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その絵はほとんど完成だ。

I find this sentence quite confusing. 完成 means the act of completion, so I don't understand why だ is used instead of a variation of する. The meaning seems different than a sentence like 今は勉強だ where it says that something is in the process of the する verb rather than being in the state after the する verb as implied in the above example.

Also, when a character says 了解 after receiving a command, are they omitting した or です? It's very complex since there are times when a character will say "これを召喚!" and it means "I will summon this" or "I summon this" and despite following the format of omitting something, they mean different things.

  • The Japanese definition is 完全に出来上がること。すっかり仕上げること。It only describes an event happening, not being in the state after an event has happened, which is why I'm confused on why you can use だ. – Joe Jul 24 '15 at 0:41
  • That is 完全, not 完成. – Joe Jul 24 '15 at 0:48
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Q. What does it mean to use a する verb without する?

A. 完成 is a noun (meaning 'complete' or 'completion'). する is added to it to make it a verb (meaning 'to complete'). For example "That picture is mostly complete (in a state of completion)." (その絵はほとんど完成だ。)as opposed to "I've mostly completed that picture." (その絵はほとんど完成しました。)

When you see 熟語{じゅくご} (compound characters, such as 完成、勉強、了解、召喚 etc.) followed by する it is taking the noun form and making it a verb. As for looking for what is being omitted, you can look at the context and particles surrounding the 熟語. For example, when someone says 了解, they could be saying two different things with the basically the same meaning. 了解(しました)-I understood/got it/roger that or 了解(です)-lit. (It) is understanding/comprehension (i.e., I understand).

  • But 完成 describes an event, not a state. If it did describe a state, then it should also be able to function as a na adjective. – Joe Jul 24 '15 at 1:15
  • Well, I said "should" but it doesn't have to. But if it did describe a state of being, it being used as a na adjective makes sense, but since it only conveys an action, it wouldn't make sense. I don't think 完成の even means the same as 完全の. – Joe Jul 24 '15 at 2:24
  • If 完成の and 完全の are different, then why are 完成だ and 完全だ pretty much the same? I don't see much of a difference in その絵はほとんど完成だ and その絵はほとんど完全だ. – Joe Jul 24 '15 at 2:34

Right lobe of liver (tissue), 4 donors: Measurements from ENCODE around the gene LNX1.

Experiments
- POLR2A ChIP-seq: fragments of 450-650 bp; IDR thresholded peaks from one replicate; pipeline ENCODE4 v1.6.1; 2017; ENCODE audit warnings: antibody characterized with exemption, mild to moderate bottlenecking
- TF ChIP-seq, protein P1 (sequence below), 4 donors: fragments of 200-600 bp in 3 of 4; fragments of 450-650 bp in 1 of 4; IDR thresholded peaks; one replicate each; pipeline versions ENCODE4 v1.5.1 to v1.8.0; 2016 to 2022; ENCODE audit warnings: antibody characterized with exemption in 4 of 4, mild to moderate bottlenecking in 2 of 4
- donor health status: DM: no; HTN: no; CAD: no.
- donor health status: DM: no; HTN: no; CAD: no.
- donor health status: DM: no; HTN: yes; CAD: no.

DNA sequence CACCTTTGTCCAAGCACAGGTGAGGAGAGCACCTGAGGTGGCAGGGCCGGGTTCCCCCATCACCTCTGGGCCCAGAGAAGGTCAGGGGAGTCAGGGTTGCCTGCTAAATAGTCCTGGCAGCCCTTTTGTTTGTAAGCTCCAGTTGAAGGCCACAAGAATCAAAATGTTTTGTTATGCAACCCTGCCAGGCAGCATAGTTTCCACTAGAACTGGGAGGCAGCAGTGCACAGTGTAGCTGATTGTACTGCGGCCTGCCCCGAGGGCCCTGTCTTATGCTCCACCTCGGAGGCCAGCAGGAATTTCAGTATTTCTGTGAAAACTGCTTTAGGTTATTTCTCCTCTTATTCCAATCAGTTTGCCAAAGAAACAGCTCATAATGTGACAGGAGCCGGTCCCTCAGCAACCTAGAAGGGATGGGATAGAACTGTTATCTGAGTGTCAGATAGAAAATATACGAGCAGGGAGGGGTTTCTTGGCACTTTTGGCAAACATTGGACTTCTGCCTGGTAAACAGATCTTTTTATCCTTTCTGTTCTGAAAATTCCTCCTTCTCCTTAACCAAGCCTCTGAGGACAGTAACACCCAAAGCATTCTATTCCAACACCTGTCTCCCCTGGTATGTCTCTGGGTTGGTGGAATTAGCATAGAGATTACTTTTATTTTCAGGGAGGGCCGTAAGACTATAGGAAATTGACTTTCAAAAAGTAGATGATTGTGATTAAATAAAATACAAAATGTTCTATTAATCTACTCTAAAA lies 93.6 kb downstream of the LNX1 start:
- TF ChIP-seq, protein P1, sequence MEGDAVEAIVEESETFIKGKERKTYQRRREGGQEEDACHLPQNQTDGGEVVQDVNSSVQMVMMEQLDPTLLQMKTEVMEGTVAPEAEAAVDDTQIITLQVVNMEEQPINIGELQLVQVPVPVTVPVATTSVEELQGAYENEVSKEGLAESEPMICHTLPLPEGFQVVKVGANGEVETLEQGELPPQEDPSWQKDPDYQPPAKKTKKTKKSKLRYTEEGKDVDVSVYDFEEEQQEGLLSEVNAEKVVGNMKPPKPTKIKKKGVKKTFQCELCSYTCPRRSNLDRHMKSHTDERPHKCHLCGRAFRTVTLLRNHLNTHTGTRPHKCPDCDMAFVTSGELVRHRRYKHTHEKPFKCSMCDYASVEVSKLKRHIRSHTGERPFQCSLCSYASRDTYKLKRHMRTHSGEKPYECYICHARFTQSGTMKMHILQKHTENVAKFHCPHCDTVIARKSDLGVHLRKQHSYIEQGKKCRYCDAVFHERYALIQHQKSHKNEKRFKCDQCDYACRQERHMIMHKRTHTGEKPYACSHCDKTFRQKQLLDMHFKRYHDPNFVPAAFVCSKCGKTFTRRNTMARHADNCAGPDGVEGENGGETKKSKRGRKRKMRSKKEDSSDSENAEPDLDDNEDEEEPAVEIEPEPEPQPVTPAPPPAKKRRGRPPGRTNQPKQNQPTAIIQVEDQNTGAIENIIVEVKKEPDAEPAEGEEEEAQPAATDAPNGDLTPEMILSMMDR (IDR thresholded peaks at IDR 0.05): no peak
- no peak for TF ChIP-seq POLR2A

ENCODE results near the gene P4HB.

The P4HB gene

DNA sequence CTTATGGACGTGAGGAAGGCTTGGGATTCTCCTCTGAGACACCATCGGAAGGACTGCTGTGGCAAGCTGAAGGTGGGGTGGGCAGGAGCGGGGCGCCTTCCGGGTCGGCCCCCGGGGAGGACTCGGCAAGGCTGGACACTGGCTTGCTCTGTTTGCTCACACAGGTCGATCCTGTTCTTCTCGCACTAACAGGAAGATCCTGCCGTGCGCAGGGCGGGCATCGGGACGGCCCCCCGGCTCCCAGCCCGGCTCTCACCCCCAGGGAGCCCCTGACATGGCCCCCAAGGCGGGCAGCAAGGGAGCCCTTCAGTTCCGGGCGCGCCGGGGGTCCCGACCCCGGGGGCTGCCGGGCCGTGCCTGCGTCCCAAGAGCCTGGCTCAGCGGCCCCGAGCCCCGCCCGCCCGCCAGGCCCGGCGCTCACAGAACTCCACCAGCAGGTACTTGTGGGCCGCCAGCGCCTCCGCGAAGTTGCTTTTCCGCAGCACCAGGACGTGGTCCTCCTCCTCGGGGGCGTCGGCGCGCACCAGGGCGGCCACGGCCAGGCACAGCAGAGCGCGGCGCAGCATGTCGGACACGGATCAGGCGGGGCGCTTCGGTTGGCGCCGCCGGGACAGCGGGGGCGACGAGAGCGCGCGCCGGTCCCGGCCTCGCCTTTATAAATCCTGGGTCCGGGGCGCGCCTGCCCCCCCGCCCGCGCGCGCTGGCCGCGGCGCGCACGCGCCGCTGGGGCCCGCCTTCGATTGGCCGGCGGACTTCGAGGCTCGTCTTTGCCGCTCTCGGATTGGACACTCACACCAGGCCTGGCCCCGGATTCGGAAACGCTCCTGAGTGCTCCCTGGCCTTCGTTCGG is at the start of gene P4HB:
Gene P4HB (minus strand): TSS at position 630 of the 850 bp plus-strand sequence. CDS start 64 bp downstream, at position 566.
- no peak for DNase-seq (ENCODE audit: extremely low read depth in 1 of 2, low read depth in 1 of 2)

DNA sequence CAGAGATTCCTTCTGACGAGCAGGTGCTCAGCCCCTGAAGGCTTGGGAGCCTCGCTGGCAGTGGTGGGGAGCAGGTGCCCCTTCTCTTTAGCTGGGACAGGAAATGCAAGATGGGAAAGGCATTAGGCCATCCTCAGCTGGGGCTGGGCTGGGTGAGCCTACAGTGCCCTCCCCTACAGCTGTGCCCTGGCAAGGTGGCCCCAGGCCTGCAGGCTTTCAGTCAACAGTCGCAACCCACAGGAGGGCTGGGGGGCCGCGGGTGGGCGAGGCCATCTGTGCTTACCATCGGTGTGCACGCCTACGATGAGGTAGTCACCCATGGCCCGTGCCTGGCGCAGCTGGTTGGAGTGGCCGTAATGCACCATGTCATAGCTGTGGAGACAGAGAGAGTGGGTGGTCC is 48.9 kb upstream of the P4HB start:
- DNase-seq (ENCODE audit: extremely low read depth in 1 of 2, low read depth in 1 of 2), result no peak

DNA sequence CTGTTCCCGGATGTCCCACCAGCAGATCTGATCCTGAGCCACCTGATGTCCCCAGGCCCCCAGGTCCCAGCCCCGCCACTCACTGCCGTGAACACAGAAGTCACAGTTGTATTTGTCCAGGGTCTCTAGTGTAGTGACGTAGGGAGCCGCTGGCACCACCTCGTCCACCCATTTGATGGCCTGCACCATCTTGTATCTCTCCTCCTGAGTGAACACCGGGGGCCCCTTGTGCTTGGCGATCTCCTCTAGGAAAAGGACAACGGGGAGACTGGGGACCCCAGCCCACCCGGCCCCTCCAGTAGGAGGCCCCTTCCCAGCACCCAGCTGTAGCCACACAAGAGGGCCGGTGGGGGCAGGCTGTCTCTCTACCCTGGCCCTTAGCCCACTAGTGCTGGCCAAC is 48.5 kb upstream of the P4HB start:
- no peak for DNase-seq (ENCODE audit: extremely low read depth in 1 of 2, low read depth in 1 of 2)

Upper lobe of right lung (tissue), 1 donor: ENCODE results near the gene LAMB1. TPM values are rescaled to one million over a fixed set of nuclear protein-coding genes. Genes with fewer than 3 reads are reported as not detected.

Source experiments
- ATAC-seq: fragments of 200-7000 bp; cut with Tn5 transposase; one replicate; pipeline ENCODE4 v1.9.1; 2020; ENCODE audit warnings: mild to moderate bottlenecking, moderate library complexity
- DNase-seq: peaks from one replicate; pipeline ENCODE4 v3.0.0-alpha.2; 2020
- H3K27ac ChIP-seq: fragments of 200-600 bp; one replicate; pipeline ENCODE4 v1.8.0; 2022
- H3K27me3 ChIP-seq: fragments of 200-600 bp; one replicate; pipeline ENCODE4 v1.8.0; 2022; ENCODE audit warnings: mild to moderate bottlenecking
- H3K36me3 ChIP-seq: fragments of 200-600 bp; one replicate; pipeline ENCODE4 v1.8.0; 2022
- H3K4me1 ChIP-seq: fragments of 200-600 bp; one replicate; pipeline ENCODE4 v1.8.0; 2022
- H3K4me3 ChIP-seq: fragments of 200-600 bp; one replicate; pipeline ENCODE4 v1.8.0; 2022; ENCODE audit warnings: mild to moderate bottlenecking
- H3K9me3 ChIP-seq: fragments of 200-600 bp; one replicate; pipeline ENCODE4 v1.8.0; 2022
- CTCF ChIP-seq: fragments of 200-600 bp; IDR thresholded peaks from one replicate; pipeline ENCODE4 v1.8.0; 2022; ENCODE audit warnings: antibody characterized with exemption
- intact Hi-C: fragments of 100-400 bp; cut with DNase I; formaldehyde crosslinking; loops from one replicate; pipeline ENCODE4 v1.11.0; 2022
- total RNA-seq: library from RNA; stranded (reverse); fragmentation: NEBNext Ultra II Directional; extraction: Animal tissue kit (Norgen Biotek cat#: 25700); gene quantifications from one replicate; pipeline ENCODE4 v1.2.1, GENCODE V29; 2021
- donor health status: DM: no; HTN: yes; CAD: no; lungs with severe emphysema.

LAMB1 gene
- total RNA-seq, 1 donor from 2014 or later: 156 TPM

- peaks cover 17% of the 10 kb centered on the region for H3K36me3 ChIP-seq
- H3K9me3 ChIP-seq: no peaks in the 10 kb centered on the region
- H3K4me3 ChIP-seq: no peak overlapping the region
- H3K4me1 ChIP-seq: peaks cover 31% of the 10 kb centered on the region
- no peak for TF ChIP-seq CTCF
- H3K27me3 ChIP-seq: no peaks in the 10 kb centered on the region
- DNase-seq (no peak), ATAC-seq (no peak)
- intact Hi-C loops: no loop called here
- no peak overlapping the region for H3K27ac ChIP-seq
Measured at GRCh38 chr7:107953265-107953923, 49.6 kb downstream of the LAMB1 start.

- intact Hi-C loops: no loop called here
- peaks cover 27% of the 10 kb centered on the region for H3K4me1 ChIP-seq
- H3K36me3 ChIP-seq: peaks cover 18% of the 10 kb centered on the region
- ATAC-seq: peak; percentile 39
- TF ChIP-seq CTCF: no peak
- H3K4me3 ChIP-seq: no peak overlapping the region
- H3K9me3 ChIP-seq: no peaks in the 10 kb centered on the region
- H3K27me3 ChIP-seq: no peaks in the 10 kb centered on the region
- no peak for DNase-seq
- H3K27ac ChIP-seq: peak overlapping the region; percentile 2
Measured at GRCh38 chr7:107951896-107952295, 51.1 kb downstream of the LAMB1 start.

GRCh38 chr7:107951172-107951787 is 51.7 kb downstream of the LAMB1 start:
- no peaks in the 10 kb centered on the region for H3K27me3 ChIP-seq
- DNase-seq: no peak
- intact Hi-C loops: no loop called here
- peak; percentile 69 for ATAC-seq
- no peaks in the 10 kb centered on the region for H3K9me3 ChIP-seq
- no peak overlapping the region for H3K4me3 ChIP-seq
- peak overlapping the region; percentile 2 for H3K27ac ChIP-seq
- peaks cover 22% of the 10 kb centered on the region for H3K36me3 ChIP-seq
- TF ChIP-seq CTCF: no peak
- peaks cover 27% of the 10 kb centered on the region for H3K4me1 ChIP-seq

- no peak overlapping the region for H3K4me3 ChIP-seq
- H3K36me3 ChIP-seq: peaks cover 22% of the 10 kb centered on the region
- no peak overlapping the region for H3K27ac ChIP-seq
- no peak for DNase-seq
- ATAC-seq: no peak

• Not really. It doesn't explain why if I say 勉強だ it doesn't mean "I have studied" but 完成だ means "it has been completed." – Joe Jul 24 '15 at 2:43
  • I suppose we can't say something like "I completed my homework, but it hasn't been done." in English either. So the word "complete" naturally implies "have been done". It's lexical connotation. – broccoli forest Jul 24 '15 at 12:03
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Basically する verbs are a combination of する with a noun that has an inherent meaning of an action/state - almost always a Chinese compound or single character. The する is really nothing more than the "Japanese agent" of that Chinese noun - taking care of the tenses, endings, etc. that the the kanji itself can't express.

Since the kanji part already has the basic meaning necessary for understanding what its about, and has indeed come (at least in spirit) from Chinese where it can function as a verb on its own, it often happens that the する part is simply left out if not considered necessary. The noun on its own is already understood as a verb.

Like する, だ here is a vague element serving to complete the sentence. It's not equating "painting = near completion", but saying, "The painting? Almost finished", like you would say in very casual English.

The idea is that in this sentence, it's not important to the speaker to stress the completion as a finite verb (one with a tense etc.), only to generally say that its nearing completion.

Regarding 了解, as far as I know it's short for 了解しました or 了解いたしました.

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Without する the compound becomes a noun. Let's compare:

その絵は完成だ。 That picture is complete.

その絵は完成した。 That picture is completed OR I completed that picture.

Another quick example:

明日は遠足だ It's our school trip tomorrow 明日は遠足する tomorrow we will go on (= do) our school trip.

  • "Complete" is an adjective, not a noun, so it's not really comparable. – Joe Jul 29 '15 at 6:32
  • Ok, then in a more literal sense: 'As for that painting, it is completion.' Does that help? – yorksensei Jul 29 '15 at 6:35
  • In addition, remember that we can use nouns in Japanese as we would adjectives in English: 道で遊んでいる子供のボールはだ。 – yorksensei Jul 29 '15 at 6:46
  • Sure, but this noun represents an action, not a state. It's like "explosion." It is not like "failure," which can mean "one that has failed." – Joe Jul 29 '15 at 6:58
  • @Joe 完成 is also a state here. – yorksensei Jul 29 '15 at 6:59

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